Projections - Movie Reviews

Alice and Martin Alice and Martin

French Director Andre Techine uses Alice and Martin as a psychological study of two emotionally damaged souls.

Living with a hair dressing mom, Jeanine (Carmen Maura), a young Martin (Jeremy Kreikenmeyer) is asked to meet his real father, Victor (Pierre Maguelon).  The boy has a bad feeling about Victor and when he does stay with his father, the old man becomes harsh.

Techine smoothly cuts to the lad leaving the same abode in youth and a decade later as an adult (Alexis Loret).  Nomadically occupying the bucolic lands and unable to bring himself to meet a watery grave, he winds up at the Parisian home of his gay, half brother, an aspiring performer, Benjamin (Mathieu Amalric).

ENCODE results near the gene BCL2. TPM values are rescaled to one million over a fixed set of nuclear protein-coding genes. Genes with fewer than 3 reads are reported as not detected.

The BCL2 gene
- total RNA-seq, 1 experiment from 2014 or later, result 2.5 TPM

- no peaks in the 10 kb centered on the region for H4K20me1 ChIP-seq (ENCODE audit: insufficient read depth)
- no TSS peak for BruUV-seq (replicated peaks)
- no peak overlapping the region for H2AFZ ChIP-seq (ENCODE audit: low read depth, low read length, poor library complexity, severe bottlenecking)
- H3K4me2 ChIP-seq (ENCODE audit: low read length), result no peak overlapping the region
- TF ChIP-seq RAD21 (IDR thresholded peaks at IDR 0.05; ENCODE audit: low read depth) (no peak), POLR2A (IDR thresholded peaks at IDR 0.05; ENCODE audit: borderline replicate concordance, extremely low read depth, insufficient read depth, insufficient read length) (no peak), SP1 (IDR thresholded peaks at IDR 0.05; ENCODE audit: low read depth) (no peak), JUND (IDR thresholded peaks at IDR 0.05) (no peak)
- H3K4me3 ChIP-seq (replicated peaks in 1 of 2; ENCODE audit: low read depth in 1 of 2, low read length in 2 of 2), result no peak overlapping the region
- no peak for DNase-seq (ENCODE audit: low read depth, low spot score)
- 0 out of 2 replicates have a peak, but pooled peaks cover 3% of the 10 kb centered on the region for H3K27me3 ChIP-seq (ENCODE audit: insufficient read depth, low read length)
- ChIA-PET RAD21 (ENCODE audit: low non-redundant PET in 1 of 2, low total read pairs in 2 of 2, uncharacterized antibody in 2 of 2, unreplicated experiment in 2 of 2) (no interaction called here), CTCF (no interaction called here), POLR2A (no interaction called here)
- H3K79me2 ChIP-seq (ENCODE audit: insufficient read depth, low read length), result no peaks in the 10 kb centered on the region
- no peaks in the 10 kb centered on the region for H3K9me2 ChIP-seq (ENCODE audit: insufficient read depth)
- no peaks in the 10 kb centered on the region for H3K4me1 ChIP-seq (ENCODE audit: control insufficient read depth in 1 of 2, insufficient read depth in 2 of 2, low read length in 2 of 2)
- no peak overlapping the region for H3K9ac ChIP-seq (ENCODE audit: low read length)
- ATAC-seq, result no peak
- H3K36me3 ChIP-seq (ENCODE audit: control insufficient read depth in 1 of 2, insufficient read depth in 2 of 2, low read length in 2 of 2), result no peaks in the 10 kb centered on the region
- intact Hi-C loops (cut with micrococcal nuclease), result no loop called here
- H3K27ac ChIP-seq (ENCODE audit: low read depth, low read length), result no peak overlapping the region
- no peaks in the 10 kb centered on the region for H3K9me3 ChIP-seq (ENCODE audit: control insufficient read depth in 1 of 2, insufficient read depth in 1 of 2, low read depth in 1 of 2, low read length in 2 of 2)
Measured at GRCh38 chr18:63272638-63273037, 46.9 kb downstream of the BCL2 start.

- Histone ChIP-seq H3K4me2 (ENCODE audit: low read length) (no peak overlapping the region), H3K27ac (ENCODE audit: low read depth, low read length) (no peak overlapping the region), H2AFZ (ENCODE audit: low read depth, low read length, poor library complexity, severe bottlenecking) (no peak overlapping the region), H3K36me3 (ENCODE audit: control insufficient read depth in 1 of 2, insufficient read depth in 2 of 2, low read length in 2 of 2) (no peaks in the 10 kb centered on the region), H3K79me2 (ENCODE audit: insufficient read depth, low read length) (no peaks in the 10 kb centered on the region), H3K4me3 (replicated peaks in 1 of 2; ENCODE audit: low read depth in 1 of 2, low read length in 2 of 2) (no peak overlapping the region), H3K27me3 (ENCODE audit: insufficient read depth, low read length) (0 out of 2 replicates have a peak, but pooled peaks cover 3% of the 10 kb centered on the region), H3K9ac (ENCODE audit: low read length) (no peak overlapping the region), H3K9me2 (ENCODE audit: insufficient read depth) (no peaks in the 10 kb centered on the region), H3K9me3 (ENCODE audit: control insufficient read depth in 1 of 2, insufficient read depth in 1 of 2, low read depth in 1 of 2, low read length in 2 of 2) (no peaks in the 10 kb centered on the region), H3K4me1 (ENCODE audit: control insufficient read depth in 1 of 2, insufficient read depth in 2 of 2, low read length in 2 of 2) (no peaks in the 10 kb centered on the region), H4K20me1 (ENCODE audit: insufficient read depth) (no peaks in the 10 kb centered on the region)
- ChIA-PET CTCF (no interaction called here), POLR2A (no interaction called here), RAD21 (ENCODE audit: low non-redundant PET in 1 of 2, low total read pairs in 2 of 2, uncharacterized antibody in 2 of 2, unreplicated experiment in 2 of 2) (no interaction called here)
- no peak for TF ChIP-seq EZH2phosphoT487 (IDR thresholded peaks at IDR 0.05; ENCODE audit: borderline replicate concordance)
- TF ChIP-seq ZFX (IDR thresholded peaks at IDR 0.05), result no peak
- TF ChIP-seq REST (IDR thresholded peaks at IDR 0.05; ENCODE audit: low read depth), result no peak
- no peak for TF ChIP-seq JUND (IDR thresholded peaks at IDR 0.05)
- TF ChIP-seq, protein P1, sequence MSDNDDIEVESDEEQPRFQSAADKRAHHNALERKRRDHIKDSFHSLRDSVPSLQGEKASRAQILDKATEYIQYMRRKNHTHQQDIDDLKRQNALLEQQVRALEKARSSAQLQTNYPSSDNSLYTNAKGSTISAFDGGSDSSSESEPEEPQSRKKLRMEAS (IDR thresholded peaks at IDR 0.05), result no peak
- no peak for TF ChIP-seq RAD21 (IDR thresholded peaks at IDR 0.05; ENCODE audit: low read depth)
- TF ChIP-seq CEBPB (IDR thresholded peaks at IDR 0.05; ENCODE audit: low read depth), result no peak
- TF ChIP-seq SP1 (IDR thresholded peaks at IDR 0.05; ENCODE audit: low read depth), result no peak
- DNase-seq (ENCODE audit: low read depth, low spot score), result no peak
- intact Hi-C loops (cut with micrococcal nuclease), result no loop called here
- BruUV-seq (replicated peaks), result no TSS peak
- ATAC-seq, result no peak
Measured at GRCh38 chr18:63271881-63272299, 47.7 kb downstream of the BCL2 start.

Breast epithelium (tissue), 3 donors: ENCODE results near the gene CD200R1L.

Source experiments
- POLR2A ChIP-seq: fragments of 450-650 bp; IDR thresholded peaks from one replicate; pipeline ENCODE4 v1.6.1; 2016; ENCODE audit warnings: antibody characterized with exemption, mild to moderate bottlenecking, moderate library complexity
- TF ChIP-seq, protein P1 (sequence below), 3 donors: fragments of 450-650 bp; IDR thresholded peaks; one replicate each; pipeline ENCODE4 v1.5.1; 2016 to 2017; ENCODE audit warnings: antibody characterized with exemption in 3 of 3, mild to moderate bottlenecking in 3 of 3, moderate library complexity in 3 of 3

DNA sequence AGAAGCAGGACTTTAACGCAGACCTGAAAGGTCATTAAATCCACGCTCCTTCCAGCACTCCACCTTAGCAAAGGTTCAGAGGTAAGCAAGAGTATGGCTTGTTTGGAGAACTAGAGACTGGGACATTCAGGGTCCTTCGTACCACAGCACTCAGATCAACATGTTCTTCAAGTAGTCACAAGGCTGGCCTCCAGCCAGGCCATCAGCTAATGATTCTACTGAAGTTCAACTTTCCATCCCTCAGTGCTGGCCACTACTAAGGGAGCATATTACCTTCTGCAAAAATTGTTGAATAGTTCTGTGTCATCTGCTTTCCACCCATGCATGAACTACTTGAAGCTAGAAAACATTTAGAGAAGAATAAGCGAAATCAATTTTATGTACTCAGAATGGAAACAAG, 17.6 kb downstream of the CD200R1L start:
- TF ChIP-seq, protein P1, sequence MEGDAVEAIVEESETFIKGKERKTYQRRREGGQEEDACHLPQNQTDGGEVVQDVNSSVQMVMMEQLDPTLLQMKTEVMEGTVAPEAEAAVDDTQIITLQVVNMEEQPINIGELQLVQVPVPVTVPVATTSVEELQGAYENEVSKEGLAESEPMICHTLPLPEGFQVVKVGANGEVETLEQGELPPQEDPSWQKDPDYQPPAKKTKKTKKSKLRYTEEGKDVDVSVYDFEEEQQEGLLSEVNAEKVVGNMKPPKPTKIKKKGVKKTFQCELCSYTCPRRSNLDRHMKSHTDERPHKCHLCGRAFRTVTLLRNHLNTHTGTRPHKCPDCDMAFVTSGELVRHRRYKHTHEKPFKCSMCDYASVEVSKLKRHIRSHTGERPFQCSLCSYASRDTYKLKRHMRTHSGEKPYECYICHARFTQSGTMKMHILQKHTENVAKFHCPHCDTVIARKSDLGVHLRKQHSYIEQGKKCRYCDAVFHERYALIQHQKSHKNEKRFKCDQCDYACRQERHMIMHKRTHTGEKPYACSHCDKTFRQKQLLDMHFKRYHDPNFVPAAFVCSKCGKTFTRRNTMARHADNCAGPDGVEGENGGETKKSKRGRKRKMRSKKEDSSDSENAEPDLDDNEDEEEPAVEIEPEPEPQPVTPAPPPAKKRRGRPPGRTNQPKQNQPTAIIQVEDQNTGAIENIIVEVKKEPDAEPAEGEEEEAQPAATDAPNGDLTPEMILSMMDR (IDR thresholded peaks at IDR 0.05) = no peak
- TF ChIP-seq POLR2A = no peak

Benjamin dwells in a squalid attic with an equally struggling wedding violinist, Alice (Juliette Binoche).  Eventually the relationship between Alice and Martin goes to a point where Martin has to quell his harmful nature.

From one of her early collaborations with Techine in 1984, Rendezvous, Binoche acts as a fulcrum with her rare poignancy amid an instability and willfulness which opens up her lover's life, while he is in a hospital mental ward.

An expansiveness of vistas encompass the varying mood shifts of Alice and Martin with desolate beaches and more congested Grenada and Paris.  With taut editing that touches upon a complex love story propelled by graceful, absorbing Binoche, Alice and Martin brings insight into a disturbed relationship.

Alice and Martin

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